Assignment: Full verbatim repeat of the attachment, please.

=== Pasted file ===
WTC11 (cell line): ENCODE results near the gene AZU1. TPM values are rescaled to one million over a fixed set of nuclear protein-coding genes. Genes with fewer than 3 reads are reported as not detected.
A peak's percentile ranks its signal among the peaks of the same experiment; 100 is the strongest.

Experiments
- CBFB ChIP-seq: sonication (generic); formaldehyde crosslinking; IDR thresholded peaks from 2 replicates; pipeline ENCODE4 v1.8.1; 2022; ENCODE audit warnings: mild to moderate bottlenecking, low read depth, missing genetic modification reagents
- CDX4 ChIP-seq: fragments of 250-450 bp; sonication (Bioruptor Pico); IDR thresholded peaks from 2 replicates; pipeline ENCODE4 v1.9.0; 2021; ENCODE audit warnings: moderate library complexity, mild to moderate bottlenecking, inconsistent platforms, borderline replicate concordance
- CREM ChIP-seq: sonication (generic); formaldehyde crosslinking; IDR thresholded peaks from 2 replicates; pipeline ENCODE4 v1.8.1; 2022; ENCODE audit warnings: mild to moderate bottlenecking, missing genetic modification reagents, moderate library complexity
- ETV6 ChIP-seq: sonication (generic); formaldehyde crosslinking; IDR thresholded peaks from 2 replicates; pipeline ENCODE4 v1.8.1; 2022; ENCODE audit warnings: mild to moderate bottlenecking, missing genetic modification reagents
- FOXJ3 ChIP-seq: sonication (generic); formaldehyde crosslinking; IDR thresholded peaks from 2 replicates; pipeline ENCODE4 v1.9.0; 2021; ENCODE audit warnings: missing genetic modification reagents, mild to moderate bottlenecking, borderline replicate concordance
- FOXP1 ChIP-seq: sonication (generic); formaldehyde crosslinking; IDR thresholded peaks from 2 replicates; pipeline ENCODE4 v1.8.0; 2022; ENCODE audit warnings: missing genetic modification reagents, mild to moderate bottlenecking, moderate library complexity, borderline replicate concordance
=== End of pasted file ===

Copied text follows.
WTC11 (cell line): ENCODE results near the gene AZU1. TPM values are rescaled to one million over a fixed set of nuclear protein-coding genes. Genes with fewer than 3 reads are reported as not detected.
A peak's percentile ranks its signal among the peaks of the same experiment; 100 is the strongest.

Experiments
- CBFB ChIP-seq: sonication (generic); formaldehyde crosslinking; IDR thresholded peaks from 2 replicates; pipeline ENCODE4 v1.8.1; 2022; ENCODE audit warnings: mild to moderate bottlenecking, low read depth, missing genetic modification reagents
- CDX4 ChIP-seq: fragments of 250-450 bp; sonication (Bioruptor Pico); IDR thresholded peaks from 2 replicates; pipeline ENCODE4 v1.9.0; 2021; ENCODE audit warnings: moderate library complexity, mild to moderate bottlenecking, inconsistent platforms, borderline replicate concordance
- CREM ChIP-seq: sonication (generic); formaldehyde crosslinking; IDR thresholded peaks from 2 replicates; pipeline ENCODE4 v1.8.1; 2022; ENCODE audit warnings: mild to moderate bottlenecking, missing genetic modification reagents, moderate library complexity
- ETV6 ChIP-seq: sonication (generic); formaldehyde crosslinking; IDR thresholded peaks from 2 replicates; pipeline ENCODE4 v1.8.1; 2022; ENCODE audit warnings: mild to moderate bottlenecking, missing genetic modification reagents
- FOXJ3 ChIP-seq: sonication (generic); formaldehyde crosslinking; IDR thresholded peaks from 2 replicates; pipeline ENCODE4 v1.9.0; 2021; ENCODE audit warnings: missing genetic modification reagents, mild to moderate bottlenecking, borderline replicate concordance
- FOXP1 ChIP-seq: sonication (generic); formaldehyde crosslinking; IDR thresholded peaks from 2 replicates; pipeline ENCODE4 v1.8.0; 2022; ENCODE audit warnings: missing genetic modification reagents, mild to moderate bottlenecking, moderate library complexity, borderline replicate concordance